Kristiane Roe Hammer, London.
An EU-funded research has developed a chip that can screen water for biological pathogens. The tiny chip renders slow laboratory analysis unnecessary and old-fashioned. This type of screening could prevent or severely limit the effects of a potential bio-attack on drinking water supplies. With the chip ready what they need now are buyers.
The project, named DINAMICS (short for ‘diagnostic nanotech and microtech sensors’), involves researchers from twelve institutes in eight different European countries and has been co-funded by the European commission. It started up in 2007, after fear of a potential terrorist attack on water supplies. Four years and €7.14m later the project has developed a prototype that recognizes and binds pathogenic DNA from water samples.
According to the European research media centre Youris, the project has developed two different ways of reading the pathogenic DNA. One is by applying chemiluminescence to make the bound DNAs emit light that can be interpreted by a computer. The other turns the bound DNAs into electric signals. With this method it is also possible to measure intensity, as the signals’ magnitude will be proportional to the concentration of pathogenic DNA in the water sample.
The project team likes to refer to their sensor as a ‘lab-on-a-chip’ since the technology can get the same information from the water sample that complete laboratory analysis would have to provide today. If the chip is used, monitors do not longer need to send the sample to a laboratory. The analysis is instant. Undeniably, this will save time, resources and money. The civilian medical industry has showed great interest in the project, and the chip will soon be commercialized for use in medical diagnosis. In addition, the chip has the potential to be fully networked: the system could also be set up so authorities receive an alert through e-mail or a text message if the water samples are abnormal.
Other institutes are also getting into water monitoring. Oregon State University, carrying out a grant from the U.S. Army Research Laboratory, have reported the successful use of magnetic nanobeads to detect chemical or biological agents. The device is reportedly hand-held and 1,000 times smaller than those now being used in common diagnostic tests. At the Fraunhofer institute in Germany they have developed what they call the AquaBio Tox. The bio-sensor senses dangerous material in water through recording the behaviour of microorganisms in a ‘box’ with a sensitive camera. The microorganisms have been adjusted to produce a protein that has red fluorescence, this changes when it meets with toxic substances.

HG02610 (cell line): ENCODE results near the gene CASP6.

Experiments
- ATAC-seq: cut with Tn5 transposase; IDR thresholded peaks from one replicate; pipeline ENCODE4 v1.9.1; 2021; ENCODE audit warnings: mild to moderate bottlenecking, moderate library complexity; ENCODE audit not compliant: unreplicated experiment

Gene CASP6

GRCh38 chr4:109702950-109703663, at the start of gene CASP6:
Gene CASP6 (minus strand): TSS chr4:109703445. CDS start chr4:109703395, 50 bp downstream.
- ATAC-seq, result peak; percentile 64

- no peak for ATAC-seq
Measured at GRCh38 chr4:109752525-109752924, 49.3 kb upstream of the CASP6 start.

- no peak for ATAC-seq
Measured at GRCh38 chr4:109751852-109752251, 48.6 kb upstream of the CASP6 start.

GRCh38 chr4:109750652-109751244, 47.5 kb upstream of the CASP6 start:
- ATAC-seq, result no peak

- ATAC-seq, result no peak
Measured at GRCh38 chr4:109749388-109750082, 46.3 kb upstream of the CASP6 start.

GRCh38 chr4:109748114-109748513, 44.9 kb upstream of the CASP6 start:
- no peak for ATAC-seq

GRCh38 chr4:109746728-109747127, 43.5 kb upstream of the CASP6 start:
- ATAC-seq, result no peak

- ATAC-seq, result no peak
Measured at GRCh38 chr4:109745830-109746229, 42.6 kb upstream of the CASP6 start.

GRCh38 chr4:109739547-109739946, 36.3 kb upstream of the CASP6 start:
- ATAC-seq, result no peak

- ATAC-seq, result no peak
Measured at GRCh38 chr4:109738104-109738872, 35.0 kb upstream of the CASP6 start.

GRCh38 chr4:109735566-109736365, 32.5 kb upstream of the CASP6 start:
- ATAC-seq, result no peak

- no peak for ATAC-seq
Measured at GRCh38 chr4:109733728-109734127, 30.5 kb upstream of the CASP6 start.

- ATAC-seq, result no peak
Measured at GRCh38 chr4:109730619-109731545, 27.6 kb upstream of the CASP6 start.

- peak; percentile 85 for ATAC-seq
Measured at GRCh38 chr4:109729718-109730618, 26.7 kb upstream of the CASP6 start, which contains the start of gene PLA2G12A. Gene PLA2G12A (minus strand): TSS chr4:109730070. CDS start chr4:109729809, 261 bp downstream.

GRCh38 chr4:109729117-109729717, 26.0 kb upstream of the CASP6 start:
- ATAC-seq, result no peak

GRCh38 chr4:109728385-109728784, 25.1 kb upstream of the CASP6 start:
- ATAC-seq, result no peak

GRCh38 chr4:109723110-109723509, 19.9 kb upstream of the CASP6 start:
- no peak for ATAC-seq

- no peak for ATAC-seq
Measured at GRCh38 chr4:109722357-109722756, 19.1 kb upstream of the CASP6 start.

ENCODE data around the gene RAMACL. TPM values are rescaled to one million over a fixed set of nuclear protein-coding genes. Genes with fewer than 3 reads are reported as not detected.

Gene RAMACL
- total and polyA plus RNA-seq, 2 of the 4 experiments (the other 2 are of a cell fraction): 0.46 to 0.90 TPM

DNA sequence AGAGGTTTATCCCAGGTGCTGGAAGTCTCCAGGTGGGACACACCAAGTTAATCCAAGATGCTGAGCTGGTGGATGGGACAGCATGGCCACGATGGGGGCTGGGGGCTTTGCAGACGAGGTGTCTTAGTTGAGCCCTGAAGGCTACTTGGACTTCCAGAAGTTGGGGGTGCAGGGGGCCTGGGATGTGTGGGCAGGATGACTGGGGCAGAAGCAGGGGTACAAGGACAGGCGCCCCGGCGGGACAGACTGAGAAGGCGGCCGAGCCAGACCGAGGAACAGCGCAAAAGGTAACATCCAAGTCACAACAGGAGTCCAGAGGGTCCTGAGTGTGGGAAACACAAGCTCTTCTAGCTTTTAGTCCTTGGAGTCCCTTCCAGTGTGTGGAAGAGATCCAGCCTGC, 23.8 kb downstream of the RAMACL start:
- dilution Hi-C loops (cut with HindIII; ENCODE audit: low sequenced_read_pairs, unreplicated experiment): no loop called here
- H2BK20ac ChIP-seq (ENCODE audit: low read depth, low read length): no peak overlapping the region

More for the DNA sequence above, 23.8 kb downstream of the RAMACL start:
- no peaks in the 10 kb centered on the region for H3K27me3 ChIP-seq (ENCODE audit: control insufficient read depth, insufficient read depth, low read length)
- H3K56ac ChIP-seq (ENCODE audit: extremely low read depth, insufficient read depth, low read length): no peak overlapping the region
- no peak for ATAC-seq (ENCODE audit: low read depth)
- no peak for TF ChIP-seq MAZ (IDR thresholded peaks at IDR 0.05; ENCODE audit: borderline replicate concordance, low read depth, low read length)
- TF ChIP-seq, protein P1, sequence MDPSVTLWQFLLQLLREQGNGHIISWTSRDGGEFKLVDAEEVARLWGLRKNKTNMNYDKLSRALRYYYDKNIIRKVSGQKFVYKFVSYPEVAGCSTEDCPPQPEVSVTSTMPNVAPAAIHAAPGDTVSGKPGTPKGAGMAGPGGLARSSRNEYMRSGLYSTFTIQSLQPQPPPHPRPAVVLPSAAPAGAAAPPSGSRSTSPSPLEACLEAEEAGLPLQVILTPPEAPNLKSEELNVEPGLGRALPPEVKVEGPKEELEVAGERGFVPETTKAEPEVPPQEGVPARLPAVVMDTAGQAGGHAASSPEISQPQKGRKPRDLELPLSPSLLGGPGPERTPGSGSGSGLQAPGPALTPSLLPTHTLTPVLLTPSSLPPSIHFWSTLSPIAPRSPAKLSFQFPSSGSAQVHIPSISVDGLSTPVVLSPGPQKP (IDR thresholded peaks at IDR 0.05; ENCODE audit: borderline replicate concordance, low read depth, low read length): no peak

A successful terrorist attack on our water supplies using a biological agent could have disastrous effects. However, project coordinator Christian Mittermayer says, in a conversation with VERTIC, that the drinking water industry is not showing much interest in the project, presumably because there is no regulatory pressure to monitor the drinking water.
Scientists have considered a potential bio-attack on water supplies as unlikely because of the challenge in getting high enough concentrations of the pathogens in the water. And as most biological agents are living organisms and therefore sensitive, most would not survive the purification processes the water goes through before it reaches the kitchen tap. But as these new ‘lab-on-a-chip’ devices are small, mobile and easy to use out in the field, it could be a great help for first responders in cases where there is suspicion of an attack with a biological weapon. Fast, reliable and quantifiable on-the-spot recognition and detection sounds promising and inviting in any case.
If the parties to the Biological Weapons Convention decides to re-open the verification file, and wants to explore ways to conduct environmental monitoring, this technology is one to keep an eye on.
Last changed: May 26 2011 at 1:06 PM